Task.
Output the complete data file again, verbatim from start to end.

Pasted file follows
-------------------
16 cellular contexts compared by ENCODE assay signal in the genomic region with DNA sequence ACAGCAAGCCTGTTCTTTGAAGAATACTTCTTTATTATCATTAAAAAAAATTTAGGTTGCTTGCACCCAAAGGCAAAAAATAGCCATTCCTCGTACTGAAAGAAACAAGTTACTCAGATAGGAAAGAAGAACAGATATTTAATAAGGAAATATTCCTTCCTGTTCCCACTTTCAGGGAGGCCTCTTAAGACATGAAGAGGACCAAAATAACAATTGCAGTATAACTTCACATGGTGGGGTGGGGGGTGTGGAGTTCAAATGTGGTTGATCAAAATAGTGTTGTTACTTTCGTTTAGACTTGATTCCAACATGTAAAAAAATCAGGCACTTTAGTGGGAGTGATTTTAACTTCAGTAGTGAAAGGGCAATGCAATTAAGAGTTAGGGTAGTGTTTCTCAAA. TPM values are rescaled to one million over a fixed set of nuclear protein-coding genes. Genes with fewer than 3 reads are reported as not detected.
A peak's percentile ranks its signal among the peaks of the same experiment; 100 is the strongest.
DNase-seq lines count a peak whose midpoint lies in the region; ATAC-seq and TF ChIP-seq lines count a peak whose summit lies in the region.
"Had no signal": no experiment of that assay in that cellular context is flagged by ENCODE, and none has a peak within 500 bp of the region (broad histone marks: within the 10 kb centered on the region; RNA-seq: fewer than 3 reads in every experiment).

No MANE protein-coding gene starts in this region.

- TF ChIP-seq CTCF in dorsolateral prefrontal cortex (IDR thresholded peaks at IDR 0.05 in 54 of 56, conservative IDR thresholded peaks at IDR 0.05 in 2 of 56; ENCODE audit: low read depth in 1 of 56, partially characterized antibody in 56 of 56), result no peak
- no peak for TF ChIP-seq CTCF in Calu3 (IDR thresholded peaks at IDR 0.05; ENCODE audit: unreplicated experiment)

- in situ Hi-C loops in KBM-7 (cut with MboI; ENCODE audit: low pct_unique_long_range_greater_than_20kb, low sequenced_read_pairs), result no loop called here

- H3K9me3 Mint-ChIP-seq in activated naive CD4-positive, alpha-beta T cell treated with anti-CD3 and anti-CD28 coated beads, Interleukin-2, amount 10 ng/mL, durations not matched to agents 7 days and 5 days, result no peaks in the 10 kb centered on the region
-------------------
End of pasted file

16 cellular contexts compared by ENCODE assay signal in the genomic region with DNA sequence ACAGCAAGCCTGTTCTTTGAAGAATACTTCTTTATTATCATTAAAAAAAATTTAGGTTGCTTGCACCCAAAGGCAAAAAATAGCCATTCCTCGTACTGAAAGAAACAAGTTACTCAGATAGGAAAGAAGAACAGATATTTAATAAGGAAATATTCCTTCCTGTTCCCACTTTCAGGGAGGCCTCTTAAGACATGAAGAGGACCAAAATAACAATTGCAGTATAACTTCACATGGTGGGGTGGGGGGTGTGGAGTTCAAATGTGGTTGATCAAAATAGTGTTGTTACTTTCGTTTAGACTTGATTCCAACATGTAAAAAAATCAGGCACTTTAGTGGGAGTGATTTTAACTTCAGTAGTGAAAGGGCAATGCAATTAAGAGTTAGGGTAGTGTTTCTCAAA. TPM values are rescaled to one million over a fixed set of nuclear protein-coding genes. Genes with fewer than 3 reads are reported as not detected.
A peak's percentile ranks its signal among the peaks of the same experiment; 100 is the strongest.
DNase-seq lines count a peak whose midpoint lies in the region; ATAC-seq and TF ChIP-seq lines count a peak whose summit lies in the region.
"Had no signal": no experiment of that assay in that cellular context is flagged by ENCODE, and none has a peak within 500 bp of the region (broad histone marks: within the 10 kb centered on the region; RNA-seq: fewer than 3 reads in every experiment).

No MANE protein-coding gene starts in this region.

- TF ChIP-seq CTCF in dorsolateral prefrontal cortex (IDR thresholded peaks at IDR 0.05 in 54 of 56, conservative IDR thresholded peaks at IDR 0.05 in 2 of 56; ENCODE audit: low read depth in 1 of 56, partially characterized antibody in 56 of 56), result no peak
- no peak for TF ChIP-seq CTCF in Calu3 (IDR thresholded peaks at IDR 0.05; ENCODE audit: unreplicated experiment)

- in situ Hi-C loops in KBM-7 (cut with MboI; ENCODE audit: low pct_unique_long_range_greater_than_20kb, low sequenced_read_pairs), result no loop called here

- H3K9me3 Mint-ChIP-seq in activated naive CD4-positive, alpha-beta T cell treated with anti-CD3 and anti-CD28 coated beads, Interleukin-2, amount 10 ng/mL, durations not matched to agents 7 days and 5 days, result no peaks in the 10 kb centered on the region